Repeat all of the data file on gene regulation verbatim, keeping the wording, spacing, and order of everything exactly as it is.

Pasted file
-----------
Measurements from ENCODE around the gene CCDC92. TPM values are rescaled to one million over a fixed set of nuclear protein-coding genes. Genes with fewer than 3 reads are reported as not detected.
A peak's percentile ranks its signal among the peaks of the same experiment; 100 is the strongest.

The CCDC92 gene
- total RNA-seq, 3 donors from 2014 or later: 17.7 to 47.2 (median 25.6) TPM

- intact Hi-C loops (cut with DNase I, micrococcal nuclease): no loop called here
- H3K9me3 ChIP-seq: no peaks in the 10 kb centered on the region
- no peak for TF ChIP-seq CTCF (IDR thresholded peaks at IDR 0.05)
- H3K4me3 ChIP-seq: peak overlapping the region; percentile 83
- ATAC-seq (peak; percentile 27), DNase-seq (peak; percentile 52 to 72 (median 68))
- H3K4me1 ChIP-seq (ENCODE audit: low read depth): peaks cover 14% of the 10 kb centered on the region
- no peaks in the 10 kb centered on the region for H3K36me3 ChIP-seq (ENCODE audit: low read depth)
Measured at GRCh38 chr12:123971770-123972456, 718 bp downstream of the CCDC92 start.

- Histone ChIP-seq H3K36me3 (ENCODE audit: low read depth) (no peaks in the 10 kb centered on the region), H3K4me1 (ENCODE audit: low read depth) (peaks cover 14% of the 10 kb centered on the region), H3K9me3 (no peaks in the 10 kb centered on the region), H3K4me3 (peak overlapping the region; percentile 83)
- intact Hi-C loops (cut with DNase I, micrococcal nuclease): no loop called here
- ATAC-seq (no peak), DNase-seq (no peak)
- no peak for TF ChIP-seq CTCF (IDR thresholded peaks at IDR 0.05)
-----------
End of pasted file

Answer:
Measurements from ENCODE around the gene CCDC92. TPM values are rescaled to one million over a fixed set of nuclear protein-coding genes. Genes with fewer than 3 reads are reported as not detected.
A peak's percentile ranks its signal among the peaks of the same experiment; 100 is the strongest.

The CCDC92 gene
- total RNA-seq, 3 donors from 2014 or later: 17.7 to 47.2 (median 25.6) TPM

- intact Hi-C loops (cut with DNase I, micrococcal nuclease): no loop called here
- H3K9me3 ChIP-seq: no peaks in the 10 kb centered on the region
- no peak for TF ChIP-seq CTCF (IDR thresholded peaks at IDR 0.05)
- H3K4me3 ChIP-seq: peak overlapping the region; percentile 83
- ATAC-seq (peak; percentile 27), DNase-seq (peak; percentile 52 to 72 (median 68))
- H3K4me1 ChIP-seq (ENCODE audit: low read depth): peaks cover 14% of the 10 kb centered on the region
- no peaks in the 10 kb centered on the region for H3K36me3 ChIP-seq (ENCODE audit: low read depth)
Measured at GRCh38 chr12:123971770-123972456, 718 bp downstream of the CCDC92 start.

- Histone ChIP-seq H3K36me3 (ENCODE audit: low read depth) (no peaks in the 10 kb centered on the region), H3K4me1 (ENCODE audit: low read depth) (peaks cover 14% of the 10 kb centered on the region), H3K9me3 (no peaks in the 10 kb centered on the region), H3K4me3 (peak overlapping the region; percentile 83)
- intact Hi-C loops (cut with DNase I, micrococcal nuclease): no loop called here
- ATAC-seq (no peak), DNase-seq (no peak)
- no peak for TF ChIP-seq CTCF (IDR thresholded peaks at IDR 0.05)